The immensity of the revolt led to working-class victories including “the withdrawal of the tax package, the sinking of the privatizing health project, the extension of the zero tuition to students of stratum 3, the unanimous international condemnation against the insane wave of police-paramilitary repression of the regime, the forced resignation of the ministers of finance and foreign affairs — representatives of the imperialist bourgeoisie — and a parliamentary trial of the minister of war,” as detailed by the World Federation of Trade Unions.
May 14: Amid the genocidal war on Palestine waged by the apartheid state, Hamas missiles pierced the so-called Iron Dome defense system. The vaunted missile defense system, funded by billions of dollars from the US and the apartheid state, proved to be an overpriced lemon, like so many other US weapons of war, as Gaza rose to the defense of Palestinians in the West Bank, on the other side of their divided nation. The militant solidarity shown by Gaza, and its ensuing sacrifice when civilian dwellings were subsequently levelled by the apartheid state, will be remembered as a turning point in the long journey towards a free Palestine.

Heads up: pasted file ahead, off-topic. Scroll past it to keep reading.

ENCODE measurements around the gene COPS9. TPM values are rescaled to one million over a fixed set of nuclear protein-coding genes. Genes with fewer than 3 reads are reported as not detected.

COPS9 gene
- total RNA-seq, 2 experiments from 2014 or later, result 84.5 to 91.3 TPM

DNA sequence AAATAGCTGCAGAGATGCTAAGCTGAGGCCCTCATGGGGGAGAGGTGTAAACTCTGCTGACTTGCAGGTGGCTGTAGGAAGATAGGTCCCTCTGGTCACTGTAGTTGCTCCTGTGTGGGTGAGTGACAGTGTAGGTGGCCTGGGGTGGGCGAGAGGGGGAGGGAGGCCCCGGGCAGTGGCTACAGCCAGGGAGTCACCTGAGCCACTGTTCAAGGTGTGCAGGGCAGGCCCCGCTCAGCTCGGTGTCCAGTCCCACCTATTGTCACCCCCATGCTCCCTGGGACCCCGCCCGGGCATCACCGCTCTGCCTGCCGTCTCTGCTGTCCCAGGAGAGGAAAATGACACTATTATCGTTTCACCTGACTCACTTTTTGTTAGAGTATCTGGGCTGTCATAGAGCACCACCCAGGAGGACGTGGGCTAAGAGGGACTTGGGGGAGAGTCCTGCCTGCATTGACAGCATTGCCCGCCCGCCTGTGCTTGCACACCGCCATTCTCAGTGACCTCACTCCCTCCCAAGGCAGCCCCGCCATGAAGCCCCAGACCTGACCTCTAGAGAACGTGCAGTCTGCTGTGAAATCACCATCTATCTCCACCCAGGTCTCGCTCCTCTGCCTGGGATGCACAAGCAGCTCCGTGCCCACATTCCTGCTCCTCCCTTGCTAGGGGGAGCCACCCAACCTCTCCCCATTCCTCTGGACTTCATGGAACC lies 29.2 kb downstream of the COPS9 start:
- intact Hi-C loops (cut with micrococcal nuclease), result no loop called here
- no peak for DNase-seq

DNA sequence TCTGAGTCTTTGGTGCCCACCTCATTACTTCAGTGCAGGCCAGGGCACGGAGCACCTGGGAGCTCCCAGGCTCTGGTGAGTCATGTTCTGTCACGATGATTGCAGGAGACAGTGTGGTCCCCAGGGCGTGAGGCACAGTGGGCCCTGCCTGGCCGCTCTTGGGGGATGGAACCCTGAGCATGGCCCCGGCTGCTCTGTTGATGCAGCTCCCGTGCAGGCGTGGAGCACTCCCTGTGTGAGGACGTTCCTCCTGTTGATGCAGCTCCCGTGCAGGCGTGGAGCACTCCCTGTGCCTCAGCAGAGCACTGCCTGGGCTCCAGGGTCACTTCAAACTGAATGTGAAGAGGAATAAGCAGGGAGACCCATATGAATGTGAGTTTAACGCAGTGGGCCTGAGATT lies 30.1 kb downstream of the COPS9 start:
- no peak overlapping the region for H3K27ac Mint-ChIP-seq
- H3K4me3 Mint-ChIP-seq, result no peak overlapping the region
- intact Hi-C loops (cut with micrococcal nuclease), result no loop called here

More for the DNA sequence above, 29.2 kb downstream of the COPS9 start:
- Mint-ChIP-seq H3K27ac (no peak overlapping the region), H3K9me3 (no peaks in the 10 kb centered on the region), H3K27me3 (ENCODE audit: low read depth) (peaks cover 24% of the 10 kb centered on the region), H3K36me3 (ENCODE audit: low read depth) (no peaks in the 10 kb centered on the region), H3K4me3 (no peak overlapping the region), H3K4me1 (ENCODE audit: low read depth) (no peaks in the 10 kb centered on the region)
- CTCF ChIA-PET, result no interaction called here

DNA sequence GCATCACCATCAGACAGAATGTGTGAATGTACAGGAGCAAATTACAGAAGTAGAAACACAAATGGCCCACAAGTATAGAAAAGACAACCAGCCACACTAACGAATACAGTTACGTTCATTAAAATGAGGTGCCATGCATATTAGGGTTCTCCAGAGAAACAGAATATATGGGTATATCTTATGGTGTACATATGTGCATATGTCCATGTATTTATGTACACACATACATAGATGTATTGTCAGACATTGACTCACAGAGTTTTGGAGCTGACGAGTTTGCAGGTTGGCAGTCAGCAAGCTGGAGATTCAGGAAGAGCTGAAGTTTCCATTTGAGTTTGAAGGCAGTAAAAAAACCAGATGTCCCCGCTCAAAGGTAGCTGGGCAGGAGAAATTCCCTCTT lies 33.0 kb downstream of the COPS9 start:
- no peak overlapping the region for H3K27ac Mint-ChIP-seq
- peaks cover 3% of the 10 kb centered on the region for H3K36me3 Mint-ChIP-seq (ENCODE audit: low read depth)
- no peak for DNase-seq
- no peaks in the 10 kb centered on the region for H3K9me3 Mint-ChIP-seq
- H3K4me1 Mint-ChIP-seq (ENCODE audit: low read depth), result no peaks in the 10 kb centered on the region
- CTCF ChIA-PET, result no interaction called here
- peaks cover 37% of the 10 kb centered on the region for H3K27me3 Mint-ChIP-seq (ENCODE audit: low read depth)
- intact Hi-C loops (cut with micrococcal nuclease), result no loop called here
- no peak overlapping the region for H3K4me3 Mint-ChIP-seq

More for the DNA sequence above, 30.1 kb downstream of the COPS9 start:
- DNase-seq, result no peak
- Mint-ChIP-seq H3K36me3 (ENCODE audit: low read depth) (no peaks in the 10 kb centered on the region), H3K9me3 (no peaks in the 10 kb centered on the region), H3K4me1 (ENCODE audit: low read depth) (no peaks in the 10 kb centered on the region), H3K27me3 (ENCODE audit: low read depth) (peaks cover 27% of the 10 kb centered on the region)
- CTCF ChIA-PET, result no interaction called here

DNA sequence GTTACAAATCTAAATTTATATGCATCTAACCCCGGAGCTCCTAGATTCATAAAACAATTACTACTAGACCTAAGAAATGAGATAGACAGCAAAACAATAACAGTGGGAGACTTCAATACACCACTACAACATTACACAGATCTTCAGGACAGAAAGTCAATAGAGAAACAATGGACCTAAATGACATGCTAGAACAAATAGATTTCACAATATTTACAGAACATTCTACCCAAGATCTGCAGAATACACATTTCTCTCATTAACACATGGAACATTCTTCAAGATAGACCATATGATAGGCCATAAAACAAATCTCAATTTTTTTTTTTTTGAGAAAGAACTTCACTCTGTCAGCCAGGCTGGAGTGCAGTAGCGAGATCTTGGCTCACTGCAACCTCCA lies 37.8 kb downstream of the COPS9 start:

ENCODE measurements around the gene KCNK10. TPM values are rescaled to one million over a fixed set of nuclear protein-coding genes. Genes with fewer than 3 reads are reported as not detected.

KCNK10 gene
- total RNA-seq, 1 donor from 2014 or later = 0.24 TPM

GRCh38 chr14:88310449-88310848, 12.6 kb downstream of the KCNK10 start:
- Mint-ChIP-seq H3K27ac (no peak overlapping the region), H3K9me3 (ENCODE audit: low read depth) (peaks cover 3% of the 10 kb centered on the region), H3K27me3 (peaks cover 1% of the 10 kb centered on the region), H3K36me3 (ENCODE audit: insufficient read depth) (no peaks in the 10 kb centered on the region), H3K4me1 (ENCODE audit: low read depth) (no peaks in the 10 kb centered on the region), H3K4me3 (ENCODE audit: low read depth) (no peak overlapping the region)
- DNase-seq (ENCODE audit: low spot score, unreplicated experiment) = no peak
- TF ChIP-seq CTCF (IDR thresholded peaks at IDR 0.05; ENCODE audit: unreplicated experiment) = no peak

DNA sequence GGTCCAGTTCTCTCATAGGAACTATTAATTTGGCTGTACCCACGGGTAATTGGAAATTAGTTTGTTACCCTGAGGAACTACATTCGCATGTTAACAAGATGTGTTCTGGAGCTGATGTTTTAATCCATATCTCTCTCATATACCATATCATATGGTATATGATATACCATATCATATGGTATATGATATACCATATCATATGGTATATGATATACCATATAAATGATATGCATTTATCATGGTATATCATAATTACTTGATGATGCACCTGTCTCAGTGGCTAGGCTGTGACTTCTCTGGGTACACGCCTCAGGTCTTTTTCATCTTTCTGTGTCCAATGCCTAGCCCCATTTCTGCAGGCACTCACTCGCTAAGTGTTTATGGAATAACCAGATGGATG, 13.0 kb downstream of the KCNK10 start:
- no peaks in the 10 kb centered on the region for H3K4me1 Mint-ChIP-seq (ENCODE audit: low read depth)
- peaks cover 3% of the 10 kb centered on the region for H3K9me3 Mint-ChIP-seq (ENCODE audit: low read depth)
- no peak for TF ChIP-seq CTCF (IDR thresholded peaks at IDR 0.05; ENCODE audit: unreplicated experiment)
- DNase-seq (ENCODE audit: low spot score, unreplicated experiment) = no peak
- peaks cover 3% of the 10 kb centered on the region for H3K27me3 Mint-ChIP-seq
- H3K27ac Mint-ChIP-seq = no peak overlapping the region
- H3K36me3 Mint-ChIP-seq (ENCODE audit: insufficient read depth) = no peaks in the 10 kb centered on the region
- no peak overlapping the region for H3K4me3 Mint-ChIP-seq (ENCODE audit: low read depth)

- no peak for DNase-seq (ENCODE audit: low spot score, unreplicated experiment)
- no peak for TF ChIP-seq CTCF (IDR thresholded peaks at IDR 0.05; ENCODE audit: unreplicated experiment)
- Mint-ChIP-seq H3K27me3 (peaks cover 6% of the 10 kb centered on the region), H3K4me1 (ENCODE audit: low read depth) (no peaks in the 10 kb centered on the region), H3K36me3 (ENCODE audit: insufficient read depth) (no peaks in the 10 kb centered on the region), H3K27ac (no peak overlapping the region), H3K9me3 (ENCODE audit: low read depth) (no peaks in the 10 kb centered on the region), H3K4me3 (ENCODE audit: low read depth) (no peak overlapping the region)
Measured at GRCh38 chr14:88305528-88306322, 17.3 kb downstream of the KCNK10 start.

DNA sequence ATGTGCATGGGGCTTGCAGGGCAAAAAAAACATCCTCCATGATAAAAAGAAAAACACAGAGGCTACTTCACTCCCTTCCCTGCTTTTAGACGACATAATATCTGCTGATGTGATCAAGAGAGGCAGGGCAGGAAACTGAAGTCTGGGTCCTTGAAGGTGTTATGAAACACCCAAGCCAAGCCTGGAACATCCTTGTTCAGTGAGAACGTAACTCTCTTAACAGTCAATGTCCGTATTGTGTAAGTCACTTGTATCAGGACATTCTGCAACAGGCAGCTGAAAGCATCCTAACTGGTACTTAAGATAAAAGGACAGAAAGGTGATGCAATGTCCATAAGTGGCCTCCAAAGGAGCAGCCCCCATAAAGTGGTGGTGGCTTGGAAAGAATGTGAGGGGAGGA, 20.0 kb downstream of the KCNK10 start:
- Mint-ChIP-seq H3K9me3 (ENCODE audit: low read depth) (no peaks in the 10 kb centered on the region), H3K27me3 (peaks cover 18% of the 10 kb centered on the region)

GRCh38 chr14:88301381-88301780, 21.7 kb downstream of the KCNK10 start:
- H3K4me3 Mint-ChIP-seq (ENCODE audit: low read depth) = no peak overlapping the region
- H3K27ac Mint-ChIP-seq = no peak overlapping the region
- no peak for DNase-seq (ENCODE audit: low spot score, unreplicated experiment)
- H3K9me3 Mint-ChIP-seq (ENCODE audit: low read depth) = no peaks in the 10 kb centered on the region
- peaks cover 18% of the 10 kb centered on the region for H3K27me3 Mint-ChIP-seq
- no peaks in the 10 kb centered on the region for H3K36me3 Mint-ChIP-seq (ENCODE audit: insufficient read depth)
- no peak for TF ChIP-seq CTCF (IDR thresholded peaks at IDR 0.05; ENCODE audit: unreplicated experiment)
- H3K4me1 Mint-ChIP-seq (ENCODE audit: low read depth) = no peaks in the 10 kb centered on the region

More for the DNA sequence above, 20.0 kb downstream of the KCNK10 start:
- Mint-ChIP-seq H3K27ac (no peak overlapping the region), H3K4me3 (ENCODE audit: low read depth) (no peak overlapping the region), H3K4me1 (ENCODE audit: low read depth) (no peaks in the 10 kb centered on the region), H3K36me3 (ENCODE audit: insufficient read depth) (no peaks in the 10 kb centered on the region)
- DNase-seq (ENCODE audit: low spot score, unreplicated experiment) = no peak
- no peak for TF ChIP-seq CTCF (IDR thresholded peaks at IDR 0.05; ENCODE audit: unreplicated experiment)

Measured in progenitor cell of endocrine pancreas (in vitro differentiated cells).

May 26: President Bashar al-Assad was re-elected by the Syrian people, receiving 78% of the vote. “Supporters of the president took to the streets in the hundreds of thousands as the results were publicized, celebrating what they saw as a repudiation of violence and a step forward for the beleaguered nation,” wrote Mnar Adley for MintPress News. Celebrations in Damascus put the lie to claims by the empire ruled from DC regarding Assad’s supposed lack of popular support.
Election rally in Homs, Syria, May 23, 2021. Photo: Tim Anderson
May 29: A chilling reminder that Canada was founded on the genocide of the Indigenous inhabitants of the land was unearthed in Kamloops, BC. A mass grave of 215 children, whose deaths were undocumented, was found at an Indigenous children’s concentration camp — euphemistically called “residential school” — after years of denial that such sites existed.
“We hear from residential school survivors who tell you of these things happening, of mass graves existing, and everybody always denies that those stories are true,” said Arlen Dumas, grand chief of Manitoba’s Assembly of Chiefs. “Well, here’s one example… there will be more.”